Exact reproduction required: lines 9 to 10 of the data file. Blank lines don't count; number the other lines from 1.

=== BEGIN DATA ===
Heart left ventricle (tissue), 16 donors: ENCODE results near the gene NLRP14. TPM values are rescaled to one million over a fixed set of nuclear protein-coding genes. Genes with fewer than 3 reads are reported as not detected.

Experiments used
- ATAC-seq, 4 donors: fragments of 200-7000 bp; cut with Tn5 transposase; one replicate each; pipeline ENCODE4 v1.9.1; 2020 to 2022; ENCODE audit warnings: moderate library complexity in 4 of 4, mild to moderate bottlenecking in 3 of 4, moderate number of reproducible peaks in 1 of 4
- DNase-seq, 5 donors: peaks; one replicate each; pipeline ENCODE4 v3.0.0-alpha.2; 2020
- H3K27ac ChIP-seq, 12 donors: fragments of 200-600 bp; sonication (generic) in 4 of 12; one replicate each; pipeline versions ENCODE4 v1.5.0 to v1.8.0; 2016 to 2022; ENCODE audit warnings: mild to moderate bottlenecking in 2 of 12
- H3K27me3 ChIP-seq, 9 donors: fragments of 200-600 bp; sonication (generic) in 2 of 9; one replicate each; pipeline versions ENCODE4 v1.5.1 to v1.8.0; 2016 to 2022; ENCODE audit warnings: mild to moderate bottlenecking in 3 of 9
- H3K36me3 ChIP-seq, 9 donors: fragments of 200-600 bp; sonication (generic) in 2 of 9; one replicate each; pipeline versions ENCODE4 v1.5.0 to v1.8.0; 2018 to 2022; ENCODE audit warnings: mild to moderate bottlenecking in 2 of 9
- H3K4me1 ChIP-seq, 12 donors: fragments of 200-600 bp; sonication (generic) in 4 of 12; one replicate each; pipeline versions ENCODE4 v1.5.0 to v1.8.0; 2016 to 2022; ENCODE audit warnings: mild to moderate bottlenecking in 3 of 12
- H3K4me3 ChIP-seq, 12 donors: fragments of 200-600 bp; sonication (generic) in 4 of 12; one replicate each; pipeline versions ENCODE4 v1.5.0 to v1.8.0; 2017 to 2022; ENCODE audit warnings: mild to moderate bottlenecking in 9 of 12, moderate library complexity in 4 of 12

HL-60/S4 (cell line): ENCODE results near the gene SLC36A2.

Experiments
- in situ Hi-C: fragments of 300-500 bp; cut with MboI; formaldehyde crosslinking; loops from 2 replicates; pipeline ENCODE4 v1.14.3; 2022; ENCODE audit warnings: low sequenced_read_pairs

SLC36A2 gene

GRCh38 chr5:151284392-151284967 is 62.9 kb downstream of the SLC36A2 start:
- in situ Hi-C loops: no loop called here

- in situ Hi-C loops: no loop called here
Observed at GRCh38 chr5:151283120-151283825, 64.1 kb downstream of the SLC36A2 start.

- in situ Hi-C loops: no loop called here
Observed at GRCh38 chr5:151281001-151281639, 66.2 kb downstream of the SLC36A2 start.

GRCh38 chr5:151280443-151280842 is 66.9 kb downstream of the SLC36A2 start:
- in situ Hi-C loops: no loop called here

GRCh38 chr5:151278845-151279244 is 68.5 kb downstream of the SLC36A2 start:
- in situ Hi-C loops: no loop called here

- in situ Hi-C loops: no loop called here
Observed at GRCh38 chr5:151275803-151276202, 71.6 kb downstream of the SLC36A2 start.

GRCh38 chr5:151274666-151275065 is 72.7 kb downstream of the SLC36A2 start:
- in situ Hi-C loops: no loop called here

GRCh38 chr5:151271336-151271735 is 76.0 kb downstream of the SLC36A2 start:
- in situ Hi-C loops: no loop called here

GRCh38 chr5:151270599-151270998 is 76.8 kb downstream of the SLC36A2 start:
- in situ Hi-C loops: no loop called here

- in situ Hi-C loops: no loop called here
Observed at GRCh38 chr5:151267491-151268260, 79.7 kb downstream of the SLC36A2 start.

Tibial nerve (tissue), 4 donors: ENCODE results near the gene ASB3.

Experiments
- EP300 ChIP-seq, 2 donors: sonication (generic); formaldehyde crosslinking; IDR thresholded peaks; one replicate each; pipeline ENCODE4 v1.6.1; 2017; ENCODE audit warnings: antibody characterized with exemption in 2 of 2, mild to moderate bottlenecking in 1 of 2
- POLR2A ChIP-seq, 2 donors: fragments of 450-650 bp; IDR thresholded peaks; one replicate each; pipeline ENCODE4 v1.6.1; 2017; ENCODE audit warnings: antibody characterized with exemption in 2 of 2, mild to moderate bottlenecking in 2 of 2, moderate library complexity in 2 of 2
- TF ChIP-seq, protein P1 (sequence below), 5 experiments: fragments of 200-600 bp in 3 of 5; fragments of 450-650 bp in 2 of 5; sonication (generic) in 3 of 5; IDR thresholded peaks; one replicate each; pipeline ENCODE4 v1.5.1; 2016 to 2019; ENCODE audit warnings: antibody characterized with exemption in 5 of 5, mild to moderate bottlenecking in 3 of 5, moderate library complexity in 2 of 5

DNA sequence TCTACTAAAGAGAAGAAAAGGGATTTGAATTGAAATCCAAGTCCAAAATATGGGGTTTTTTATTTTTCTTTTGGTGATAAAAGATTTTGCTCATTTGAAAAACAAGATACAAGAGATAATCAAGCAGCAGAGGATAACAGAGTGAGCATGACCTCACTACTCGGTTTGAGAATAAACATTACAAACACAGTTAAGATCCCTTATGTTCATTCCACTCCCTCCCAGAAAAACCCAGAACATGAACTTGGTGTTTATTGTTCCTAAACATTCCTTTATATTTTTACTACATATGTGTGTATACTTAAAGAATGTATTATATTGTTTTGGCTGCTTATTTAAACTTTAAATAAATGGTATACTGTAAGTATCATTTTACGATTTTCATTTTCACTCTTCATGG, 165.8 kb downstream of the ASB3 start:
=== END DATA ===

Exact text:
- H3K4me3 ChIP-seq, 12 donors: fragments of 200-600 bp; sonication (generic) in 4 of 12; one replicate each; pipeline versions ENCODE4 v1.5.0 to v1.8.0; 2017 to 2022; ENCODE audit warnings: mild to moderate bottlenecking in 9 of 12, moderate library complexity in 4 of 12

HL-60/S4 (cell line): ENCODE results near the gene SLC36A2.